Home > Oral Histories of Some Lankville Pugilists, Sports > Oral Histories of Some Former Lankville Pugilists

Oral Histories of Some Former Lankville Pugilists

By Sonny Shorts (1924-1930, 33W 5L, 26KO)
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I am 108 years old so you will have to forgive me if my memory is not very good.  I have been in this Charity House for a very long time.  I grew up here.  Not in the Charity House I mean, I grew up in a house down the street.  My father and mother ran a barrels store.  It’s all farmland around here.

The Charity House is haunted.  Did you know that?  There is a vast monstrosity that lurks here.  I told the front desk about it and they moved me to another room.  They put a man named Heinz in the old room and he was killed.  When I continued to complain, they tore the walls out.  There was nothing there but ancient newspaper, balled up to create insulation.  But you could see something else as well.  It was not immediately visible but it was there.

I owned a house for a long time.  Had a lovely garage with the smoothest concrete floor imaginable.  I lived all alone; a confirmed bachelor.  For many years, there was an empty, untilled field behind the hedges in my yard.  I was pleased by this.  And then, one year, they planted corn.  The husks blew into my backyard, creating a scenario of deep confusion and resulting in melancholia.  I know it seems strange now to speak those words aloud but that was the feeling that came over me then.  It remained that way for a number of years.

I sold the house and moved to a smaller house.  It had a small side porch that looked out over the fields.  I would put out a TV tray with a little radio and some lemonade and a plate of meat.  If I tilted the radio in such a way and pulled the antenna all the way out, I could receive distant signals from over the mountain.  Every once in awhile, I could pick up a Lingus Nets match out of Lankville.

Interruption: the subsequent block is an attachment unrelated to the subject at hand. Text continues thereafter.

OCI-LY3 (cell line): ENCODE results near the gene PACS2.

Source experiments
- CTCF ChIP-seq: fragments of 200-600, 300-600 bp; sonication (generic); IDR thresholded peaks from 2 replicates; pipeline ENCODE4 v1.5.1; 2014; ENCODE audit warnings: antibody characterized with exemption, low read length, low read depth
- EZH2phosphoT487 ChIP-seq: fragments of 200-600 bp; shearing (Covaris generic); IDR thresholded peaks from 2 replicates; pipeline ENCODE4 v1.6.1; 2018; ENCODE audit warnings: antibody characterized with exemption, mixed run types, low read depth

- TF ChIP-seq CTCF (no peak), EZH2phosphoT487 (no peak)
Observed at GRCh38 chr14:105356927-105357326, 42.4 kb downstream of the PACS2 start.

The new house did not have a garage.  It just had a pebbly little driveway that suddenly fell off into a deep chasm.  I purchased a package of these large funny balls for youngsters and tied them to some string so that I could tell where I had to stop the car before it fell off into the precipice.  But it rained once and the car slid forward anyway.  That elicited a second, deeper period of angry befuddlement, crying and inner pandemonium.

It was then that I became a recluse.  I placed heavy cardboard over all the windows and created a complex booby trap system about the house.  I called an insurance salesman.  “Come over right away,” I told him.  “I want to buy TONS of insurance.”  I heard him pull up in the pebbly driveway.  He knocked on the front door and I waited in the darkness behind a couch.  After some time, the knob turned slowly.  He stepped into the room and called my name.  He was beheaded instantly.

I went away to prison.  It was a special ward for the elderly.  The ward was also haunted.  The same abomination was there as it had always been.  I was assigned the job of…

An intern suddenly entered the room and informed Shorts that it was time for a snack.  The interview ended without Shorts discussing boxing.

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